Jack Pitt-Brooke: At Queen's, a quaintly English affair doesn't quite go to plan
View From The Sofa: Aegon Championships at Queen's, BBC1
Monday 13 June 2011
Is anything more English than Queen's? It's more English, certainly, than Wimbledon, given the way its prestige invariably exceeds its quality. At times, the tennis is excellent, at times it is not, but that is incidental. The point of Queen's is the location, the history, the cachet. It's a bit like Lord's without the Test matches.
The effect is only enhanced by it coinciding with the weekend of trooping the colour. In terms of their stage management and pageantry, and the version of Englishness they represent, the pair are a natural complement to one another on June's second weekend. The only issue is over which one London's middle class should attend – and which should be on BBC 1.
The tennis was preferred on Saturday, although the best action at Horse Guards Parade had already taken place by the time the first semi-final started. Still, Sue Barker, John Inverdale and Andrew Castle had their own platform from which they could project Englishness with just as much conviction as the Household Cavalry.
They did so with a predictable tour through national obsessions. First, the requisite montage of the food preparation at Queen's – remember, it is a lifestyle occasion more than anything else – with Sue intoning over the top that there would be "big servings and a popular slice of American pie". And after food, comes, well, the inevitable. Before the first semi-final started, Inverdale was in the pavilion waiting to interview the players before they took to the court. Andy Roddick had to go to what Sue Barker called "the Boys' Room", leaving Inverdale stranded on air. Where but at the Queen's Club, on Her Majesty's official birthday, on BBC 1, would a reporter be waiting outside the Gents to interview a sportsman, and be informing us of exactly that?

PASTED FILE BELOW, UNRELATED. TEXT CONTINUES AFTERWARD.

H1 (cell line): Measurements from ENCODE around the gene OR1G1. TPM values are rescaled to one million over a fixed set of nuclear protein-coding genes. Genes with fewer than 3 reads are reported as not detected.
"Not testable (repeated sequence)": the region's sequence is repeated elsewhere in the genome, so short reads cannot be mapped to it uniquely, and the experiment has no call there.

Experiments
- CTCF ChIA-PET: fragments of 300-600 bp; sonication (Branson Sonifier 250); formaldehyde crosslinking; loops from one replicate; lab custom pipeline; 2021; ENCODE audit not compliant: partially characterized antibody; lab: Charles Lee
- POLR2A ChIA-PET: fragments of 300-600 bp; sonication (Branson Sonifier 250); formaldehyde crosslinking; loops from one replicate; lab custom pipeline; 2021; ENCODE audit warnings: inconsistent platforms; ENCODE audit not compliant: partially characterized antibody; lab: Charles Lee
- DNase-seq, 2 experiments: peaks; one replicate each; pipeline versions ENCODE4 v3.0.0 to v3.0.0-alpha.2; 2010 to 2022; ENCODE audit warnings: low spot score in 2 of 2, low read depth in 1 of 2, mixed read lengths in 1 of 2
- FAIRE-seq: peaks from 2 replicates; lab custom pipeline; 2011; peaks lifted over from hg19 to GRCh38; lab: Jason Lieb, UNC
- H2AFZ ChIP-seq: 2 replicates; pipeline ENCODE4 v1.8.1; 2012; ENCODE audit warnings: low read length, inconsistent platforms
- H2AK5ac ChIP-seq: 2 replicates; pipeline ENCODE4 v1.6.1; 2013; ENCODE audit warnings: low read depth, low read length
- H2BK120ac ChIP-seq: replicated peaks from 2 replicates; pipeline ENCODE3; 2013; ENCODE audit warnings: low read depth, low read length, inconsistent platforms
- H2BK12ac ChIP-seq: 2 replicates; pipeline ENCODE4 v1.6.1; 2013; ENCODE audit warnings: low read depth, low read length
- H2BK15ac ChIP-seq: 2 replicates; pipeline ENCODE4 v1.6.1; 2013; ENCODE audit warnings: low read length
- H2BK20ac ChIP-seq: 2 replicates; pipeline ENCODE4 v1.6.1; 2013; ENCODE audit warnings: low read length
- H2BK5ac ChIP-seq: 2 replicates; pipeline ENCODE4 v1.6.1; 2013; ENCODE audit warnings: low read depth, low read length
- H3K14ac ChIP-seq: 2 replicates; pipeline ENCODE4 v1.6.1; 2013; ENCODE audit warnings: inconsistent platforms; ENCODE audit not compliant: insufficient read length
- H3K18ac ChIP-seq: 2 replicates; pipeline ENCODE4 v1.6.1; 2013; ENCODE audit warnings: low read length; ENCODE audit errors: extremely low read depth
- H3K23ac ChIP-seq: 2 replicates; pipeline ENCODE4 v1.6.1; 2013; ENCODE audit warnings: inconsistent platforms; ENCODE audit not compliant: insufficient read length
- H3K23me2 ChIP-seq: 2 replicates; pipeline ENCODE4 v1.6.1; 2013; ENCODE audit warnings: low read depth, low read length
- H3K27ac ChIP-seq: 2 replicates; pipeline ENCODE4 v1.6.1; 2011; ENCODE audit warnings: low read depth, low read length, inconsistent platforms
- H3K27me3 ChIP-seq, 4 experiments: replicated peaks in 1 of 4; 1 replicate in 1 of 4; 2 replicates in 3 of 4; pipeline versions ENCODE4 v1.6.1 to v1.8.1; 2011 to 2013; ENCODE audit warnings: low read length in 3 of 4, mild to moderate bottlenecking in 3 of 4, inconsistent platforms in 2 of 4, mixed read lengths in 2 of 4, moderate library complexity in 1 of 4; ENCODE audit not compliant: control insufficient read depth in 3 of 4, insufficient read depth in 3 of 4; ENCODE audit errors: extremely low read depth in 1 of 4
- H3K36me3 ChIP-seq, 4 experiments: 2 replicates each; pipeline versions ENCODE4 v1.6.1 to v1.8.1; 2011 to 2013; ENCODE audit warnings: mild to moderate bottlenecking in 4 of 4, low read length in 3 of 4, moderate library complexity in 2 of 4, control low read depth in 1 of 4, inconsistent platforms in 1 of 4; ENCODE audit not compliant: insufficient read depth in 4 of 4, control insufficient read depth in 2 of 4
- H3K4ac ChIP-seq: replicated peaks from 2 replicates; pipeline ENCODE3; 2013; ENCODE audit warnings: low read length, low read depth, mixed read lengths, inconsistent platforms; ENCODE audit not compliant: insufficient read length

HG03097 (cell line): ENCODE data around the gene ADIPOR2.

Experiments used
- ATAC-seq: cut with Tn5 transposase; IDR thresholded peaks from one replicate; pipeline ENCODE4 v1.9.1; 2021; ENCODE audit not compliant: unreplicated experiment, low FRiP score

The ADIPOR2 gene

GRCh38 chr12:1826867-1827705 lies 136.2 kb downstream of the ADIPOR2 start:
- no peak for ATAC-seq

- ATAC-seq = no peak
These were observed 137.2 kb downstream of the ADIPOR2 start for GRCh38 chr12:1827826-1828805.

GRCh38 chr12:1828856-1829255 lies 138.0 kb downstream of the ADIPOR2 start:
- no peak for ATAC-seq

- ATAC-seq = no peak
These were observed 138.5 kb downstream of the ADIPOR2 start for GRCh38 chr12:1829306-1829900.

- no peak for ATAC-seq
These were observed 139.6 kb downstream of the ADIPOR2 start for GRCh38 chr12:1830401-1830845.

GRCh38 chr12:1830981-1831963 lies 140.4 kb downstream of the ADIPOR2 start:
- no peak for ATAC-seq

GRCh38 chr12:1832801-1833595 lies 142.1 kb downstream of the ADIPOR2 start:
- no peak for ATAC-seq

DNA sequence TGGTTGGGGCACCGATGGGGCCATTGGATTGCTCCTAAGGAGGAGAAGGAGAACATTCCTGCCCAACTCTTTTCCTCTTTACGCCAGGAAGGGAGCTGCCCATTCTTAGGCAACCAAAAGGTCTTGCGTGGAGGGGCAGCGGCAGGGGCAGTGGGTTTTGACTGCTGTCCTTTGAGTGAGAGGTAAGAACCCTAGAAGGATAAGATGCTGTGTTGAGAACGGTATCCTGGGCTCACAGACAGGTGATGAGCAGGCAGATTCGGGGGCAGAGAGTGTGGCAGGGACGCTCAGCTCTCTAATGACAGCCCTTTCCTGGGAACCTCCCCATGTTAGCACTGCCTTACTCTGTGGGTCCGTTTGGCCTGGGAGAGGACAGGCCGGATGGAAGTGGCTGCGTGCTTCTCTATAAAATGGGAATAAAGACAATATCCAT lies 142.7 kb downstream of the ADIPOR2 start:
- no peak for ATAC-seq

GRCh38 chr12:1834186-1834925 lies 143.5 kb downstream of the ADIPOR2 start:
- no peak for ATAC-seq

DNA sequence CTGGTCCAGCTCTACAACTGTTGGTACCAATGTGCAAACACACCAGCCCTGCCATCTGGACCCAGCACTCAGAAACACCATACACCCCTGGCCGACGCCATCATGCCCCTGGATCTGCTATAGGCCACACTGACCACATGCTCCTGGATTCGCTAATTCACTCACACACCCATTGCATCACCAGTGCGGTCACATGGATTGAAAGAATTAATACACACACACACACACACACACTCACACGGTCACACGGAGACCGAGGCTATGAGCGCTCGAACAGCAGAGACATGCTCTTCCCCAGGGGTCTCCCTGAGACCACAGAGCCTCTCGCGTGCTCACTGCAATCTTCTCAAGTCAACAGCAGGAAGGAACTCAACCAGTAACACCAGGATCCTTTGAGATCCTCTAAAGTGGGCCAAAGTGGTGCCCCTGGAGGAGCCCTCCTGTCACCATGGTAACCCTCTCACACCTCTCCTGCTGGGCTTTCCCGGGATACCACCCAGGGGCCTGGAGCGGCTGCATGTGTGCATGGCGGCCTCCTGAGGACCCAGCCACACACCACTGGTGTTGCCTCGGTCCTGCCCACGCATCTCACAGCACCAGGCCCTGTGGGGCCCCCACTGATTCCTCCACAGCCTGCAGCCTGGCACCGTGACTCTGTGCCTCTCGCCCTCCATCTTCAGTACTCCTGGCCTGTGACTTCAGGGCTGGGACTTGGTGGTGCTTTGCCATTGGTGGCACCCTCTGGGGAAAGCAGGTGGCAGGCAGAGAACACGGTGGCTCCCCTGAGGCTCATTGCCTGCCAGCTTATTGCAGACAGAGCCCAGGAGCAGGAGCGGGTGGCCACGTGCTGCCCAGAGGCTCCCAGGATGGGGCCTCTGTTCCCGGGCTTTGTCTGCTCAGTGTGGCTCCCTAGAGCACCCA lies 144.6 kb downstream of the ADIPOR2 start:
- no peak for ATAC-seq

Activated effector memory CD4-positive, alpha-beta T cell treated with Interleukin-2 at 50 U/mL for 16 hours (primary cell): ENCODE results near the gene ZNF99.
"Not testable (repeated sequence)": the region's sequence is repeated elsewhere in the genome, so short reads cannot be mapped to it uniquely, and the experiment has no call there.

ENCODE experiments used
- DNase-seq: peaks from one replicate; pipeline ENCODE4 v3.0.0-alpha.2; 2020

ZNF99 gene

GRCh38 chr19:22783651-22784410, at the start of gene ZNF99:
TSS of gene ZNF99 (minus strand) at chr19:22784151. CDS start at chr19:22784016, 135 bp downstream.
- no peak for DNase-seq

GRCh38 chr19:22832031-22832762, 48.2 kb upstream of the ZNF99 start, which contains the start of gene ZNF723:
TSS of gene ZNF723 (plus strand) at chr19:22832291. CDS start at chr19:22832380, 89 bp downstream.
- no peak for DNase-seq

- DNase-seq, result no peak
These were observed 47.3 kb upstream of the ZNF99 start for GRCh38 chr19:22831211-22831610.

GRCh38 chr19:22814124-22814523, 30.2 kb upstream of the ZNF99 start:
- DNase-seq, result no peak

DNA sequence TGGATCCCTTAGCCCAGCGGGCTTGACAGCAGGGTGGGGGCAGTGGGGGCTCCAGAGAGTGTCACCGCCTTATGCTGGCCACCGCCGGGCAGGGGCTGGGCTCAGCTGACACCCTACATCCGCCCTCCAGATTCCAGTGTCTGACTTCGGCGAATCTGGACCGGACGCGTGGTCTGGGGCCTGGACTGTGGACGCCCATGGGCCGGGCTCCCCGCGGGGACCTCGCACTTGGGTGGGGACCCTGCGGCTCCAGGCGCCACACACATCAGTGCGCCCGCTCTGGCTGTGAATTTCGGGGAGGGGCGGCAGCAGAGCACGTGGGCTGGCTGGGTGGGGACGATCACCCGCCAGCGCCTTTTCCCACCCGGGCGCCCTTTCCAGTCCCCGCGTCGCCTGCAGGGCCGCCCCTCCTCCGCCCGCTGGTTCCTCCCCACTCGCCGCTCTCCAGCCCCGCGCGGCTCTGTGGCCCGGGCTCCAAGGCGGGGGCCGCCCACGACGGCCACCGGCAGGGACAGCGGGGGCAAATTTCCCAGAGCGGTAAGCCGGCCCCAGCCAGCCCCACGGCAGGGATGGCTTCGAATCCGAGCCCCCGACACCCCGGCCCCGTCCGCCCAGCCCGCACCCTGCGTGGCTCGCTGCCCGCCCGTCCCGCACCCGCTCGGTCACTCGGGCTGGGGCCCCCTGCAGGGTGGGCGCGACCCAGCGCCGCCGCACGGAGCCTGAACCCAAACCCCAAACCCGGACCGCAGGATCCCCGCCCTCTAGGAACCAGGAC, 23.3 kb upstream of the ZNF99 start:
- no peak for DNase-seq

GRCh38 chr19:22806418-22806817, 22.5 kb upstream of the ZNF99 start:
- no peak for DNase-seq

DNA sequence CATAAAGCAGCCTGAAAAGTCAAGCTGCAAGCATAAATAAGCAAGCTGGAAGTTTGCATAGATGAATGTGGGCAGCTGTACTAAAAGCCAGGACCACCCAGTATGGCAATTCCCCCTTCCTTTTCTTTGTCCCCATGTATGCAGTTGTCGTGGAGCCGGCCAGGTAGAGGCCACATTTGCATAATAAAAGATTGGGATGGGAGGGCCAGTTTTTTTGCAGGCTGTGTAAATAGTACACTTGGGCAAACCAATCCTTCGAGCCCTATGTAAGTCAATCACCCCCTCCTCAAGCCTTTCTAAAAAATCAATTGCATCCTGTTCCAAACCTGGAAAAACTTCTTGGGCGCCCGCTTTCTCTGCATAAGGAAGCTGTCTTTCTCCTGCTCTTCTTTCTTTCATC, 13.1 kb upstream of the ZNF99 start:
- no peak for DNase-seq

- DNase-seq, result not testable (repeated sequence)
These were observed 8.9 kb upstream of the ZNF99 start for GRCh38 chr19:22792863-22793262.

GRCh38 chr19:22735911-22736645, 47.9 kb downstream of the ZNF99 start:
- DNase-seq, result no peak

"These things take as long as they take," Inverdale reminded us. Exploiting the empty time to buttress the event's middle-class credentials further, not that it was needed, he pointed to the photographs of historical non-tennis events hosted at Queen's, specifically an old Varsity rugby match. When Roddick finally descended, he was not the only relieved man. "It was just a brief visit," John reported.
The first semi-final came next, the clashing Andys commentated upon, with an appropriate upgrade in formality, by the two Andrews, Castle and Cotter. Their Murray enthusiasm was deserved, and Castle's suggestion that the game looked "like a Murray sort of match" was vindicated by Murray's 6-3, 6-1 win.
Poor performance was not the extent of Andy Roddick's failings, though. He made a concession to style unlike anything seen at Queen's before, and was castigated by Castle for it. Rather than topping off his trainers with woollen socks crawling up his shin, he wore ones that stopped at his ankles. Given the importance of uniforms, and uniformity, at Queen's, this would not do.
Castle, who stands for nothing if not the consistency of socks worn by competitors at tennis tournaments in W14, was unimpressed. Roddick was "showing more ankle than we're used to this week," he bemoaned, "with his little short socks on." He sounded like an Englishman complaining about oversexed GIs in 1944, with the same jealousy of their free spirits cloaked in propriety. The encapsulation of Englishness, and nowhere better for it than at Queen's, on BBC 1, on Her Majesty's official birthday.
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